This paper proposes an efficient BIRA scheme for RAMs with two-level redundancy (i.e., spare rows, spare columns, and spare words). Simulation results show that the repair rate of the proposed BIRA scheme for an 8K×32-bit memory with one spare row, one spare column, and two spare words is much higher than the repair rate of the exhaustive search scheme for RAMs with two spare rows and one spare column. Thus the proposed BIRA scheme with two-level redundancy can achieve high repair rate with low area cost of redundancy. Moreover, the area cost of the proposed BIRA scheme is low, it is only about 2% for an 8K×64-bit memory with three spare rows, three spare columns, and two spare words.

2: Two-Level Redundancy Organization

A fail memory chip may have the following fault types: single-bit faults, row twin-bit faults, column twin-bit faults, cluster faults, faulty rows, faulty columns, etc. Typically, the number of faulty rows or faulty columns is small. To optimize the repair efficiency with the lowest area cost, we propose a BIRA scheme based on the proposed two-level redundancy organization: spare rows (SRs), spare columns (SCs), and spare words (SWs). Figure 1 depicts an example of the two-level redundancy organization. The spare row is used to replace a defective row; the spare column is used to replace a defective column; the spare word is used to replace a defective word.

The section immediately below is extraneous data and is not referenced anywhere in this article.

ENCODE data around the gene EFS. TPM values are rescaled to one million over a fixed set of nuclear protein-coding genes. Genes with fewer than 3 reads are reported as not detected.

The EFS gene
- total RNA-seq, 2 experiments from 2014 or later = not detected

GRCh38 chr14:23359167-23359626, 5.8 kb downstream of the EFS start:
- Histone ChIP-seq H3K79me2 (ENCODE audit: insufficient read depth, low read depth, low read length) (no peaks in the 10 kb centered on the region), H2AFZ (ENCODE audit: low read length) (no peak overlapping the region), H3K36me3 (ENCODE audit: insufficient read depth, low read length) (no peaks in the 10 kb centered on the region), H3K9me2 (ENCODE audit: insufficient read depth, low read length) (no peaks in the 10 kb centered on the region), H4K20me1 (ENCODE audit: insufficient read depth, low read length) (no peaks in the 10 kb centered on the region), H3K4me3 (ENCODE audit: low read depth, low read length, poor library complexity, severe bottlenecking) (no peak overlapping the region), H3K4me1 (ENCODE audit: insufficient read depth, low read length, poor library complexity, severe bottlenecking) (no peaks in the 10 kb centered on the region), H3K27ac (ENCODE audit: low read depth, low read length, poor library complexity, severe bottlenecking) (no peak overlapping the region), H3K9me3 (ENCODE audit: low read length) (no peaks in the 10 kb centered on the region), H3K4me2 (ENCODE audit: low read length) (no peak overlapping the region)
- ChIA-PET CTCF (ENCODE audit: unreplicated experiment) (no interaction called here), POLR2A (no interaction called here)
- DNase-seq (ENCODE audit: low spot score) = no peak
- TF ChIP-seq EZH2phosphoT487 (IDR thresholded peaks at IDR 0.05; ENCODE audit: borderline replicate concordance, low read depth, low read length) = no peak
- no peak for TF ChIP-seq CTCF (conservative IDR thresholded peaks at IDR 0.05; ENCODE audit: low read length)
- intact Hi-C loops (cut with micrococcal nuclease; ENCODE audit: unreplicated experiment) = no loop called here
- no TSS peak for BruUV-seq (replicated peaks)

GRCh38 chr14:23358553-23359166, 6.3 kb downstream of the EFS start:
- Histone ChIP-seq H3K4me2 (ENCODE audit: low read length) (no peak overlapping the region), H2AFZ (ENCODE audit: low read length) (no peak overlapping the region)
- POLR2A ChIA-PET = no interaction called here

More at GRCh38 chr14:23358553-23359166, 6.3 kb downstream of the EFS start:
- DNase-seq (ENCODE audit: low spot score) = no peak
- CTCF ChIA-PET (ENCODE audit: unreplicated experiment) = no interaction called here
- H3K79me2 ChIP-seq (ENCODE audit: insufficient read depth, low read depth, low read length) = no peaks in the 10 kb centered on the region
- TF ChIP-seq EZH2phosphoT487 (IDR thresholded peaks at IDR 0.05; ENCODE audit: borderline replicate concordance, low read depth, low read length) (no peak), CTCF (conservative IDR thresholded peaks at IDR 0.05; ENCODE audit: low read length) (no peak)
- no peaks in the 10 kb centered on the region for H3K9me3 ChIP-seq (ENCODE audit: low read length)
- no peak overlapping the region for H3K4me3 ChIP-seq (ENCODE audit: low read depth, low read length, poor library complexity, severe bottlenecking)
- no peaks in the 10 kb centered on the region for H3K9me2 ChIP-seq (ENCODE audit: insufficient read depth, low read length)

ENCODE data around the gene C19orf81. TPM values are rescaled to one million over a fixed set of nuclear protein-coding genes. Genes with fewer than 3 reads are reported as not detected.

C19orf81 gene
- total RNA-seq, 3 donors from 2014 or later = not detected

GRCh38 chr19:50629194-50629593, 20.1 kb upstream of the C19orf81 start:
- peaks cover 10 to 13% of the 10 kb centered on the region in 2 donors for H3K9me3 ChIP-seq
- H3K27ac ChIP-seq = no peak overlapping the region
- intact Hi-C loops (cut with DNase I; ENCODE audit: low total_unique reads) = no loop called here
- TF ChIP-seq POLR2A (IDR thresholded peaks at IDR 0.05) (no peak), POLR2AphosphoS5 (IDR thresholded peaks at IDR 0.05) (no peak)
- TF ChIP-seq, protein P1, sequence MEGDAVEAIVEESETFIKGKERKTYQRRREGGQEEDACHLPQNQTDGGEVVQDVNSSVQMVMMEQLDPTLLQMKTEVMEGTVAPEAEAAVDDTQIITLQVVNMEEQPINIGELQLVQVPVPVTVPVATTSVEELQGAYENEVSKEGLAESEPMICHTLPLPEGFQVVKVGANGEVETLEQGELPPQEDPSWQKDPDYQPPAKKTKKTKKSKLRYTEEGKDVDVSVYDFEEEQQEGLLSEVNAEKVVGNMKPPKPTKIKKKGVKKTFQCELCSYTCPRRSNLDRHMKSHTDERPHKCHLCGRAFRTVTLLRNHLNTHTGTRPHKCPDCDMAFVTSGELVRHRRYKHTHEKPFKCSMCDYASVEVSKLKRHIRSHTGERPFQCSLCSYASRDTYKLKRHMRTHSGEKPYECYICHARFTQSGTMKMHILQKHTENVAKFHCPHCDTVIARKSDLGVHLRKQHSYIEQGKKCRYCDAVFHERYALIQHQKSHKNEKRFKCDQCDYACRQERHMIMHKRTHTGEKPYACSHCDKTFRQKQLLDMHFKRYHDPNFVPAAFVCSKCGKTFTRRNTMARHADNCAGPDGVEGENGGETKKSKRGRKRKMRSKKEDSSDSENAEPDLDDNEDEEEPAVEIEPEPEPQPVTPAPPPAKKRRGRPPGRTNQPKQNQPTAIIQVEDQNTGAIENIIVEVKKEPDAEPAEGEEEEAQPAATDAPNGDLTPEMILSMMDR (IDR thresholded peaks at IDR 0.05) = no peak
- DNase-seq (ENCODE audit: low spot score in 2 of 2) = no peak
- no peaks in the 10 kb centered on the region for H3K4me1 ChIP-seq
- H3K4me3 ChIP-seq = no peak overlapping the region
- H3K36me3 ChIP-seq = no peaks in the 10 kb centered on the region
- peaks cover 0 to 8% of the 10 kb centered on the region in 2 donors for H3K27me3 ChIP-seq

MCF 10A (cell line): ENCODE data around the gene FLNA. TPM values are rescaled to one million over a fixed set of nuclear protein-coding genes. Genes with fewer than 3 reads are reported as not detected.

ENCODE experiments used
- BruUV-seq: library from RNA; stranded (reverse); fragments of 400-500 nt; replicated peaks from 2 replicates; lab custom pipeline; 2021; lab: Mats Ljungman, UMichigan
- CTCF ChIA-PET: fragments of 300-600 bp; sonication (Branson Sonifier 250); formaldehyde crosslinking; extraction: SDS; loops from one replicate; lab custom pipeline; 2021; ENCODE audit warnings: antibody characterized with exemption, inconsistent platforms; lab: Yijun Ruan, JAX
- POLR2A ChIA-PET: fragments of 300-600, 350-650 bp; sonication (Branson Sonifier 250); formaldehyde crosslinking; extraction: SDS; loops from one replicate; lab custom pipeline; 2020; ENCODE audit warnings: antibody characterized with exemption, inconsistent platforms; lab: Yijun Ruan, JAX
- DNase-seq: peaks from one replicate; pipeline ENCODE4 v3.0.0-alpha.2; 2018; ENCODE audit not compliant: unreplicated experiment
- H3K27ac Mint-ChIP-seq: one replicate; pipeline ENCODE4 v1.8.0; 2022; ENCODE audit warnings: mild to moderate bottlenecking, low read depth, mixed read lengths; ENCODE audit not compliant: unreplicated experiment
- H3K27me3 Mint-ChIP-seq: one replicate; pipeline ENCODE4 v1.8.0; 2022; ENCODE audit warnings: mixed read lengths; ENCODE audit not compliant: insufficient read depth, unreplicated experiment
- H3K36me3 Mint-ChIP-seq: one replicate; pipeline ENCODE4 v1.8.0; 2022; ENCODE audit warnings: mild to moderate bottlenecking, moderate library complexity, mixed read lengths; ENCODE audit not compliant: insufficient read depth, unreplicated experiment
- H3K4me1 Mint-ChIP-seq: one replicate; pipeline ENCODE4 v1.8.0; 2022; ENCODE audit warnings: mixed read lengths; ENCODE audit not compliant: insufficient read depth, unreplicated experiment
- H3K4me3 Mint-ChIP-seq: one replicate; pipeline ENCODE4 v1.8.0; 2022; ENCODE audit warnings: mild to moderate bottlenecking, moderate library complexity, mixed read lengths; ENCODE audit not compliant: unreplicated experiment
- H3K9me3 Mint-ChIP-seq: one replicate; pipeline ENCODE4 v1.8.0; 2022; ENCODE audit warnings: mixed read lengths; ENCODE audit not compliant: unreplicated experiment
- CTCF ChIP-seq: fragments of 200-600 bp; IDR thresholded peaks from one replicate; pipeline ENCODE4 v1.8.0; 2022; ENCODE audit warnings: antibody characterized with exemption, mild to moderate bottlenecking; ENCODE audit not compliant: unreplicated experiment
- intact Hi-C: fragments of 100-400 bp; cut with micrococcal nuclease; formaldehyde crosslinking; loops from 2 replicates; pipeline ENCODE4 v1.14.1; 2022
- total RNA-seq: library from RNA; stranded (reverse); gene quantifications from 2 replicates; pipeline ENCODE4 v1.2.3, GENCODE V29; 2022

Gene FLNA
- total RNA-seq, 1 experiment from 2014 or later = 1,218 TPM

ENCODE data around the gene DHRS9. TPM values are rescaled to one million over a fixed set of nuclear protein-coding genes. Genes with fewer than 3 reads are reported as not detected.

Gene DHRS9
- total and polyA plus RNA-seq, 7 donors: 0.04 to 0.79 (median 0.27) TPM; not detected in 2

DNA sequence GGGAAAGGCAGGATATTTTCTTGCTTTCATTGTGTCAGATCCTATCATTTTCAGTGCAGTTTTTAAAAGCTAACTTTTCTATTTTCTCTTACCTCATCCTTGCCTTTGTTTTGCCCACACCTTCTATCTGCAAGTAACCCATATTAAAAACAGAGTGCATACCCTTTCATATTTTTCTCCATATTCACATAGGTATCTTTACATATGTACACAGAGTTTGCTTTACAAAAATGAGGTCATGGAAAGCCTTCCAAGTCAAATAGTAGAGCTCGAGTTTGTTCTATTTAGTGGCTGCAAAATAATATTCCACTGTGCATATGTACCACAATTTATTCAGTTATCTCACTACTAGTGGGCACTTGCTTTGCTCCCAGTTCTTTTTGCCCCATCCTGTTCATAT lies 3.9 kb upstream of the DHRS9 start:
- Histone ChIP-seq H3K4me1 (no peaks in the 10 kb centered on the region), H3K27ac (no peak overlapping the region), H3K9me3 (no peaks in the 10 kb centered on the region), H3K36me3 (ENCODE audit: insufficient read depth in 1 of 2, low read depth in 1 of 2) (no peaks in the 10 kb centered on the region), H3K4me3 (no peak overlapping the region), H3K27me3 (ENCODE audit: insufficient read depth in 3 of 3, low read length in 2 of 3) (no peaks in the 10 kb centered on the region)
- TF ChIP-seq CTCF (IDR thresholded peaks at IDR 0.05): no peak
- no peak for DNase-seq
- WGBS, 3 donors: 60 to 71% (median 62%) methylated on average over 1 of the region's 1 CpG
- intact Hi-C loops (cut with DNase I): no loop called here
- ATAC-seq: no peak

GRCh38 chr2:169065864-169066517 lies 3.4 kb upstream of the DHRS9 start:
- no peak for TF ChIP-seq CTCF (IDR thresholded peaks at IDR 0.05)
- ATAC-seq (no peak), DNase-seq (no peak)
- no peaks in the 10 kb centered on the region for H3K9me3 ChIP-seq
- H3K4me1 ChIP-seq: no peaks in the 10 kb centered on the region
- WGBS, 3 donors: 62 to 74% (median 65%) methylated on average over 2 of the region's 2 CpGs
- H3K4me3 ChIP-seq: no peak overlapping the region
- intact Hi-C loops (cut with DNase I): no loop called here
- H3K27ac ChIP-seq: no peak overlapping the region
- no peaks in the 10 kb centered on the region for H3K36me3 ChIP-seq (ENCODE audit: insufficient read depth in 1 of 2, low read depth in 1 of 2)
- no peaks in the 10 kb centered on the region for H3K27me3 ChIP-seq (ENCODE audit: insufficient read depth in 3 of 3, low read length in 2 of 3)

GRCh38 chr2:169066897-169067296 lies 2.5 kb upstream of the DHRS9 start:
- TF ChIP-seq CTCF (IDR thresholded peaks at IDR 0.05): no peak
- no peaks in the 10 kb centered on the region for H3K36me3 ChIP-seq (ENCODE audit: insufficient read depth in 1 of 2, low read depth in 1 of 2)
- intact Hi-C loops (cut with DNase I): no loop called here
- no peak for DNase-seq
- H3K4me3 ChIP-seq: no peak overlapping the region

SR SC SW
SR
SC
SW

Figure 1. Example of the two-level redundancy organization.

Spare rows and spare columns can be intrusively designed with the memory. However, spare words are difficult to be intruded into the memory. We subsequently introduce two possible implementation approaches for spare words. One approach is to use a small memory for spare words. The other is to design spare words with random logics [6]. Figure 2(a) shows the conceptual block diagram for the implementation of spare words using a small memory. As the figure shows, a content addressable memory (CAM) is used to store the faulty word addresses sent from the BIRA circuit. The CAM parallel compares the input address with the stored faulty addresses while the RAM is operated at mission mode. Once the input address is the same as one of the stored faulty addresses, the CAM issues a hit signal and the the hit signal controls the multiplexer to switch the IOs to the small RAM. Consider an 8K×64-bit RAM with 4 spare words. The access time for the RAM and the small RAM (for spare words) is 2.15ns and 1.35ns, where Artisan memory compiler using 0.18μm technology is used to generated the RAMs. Thus the small RAM cannot cause additional performance penalty in the repairable RAM.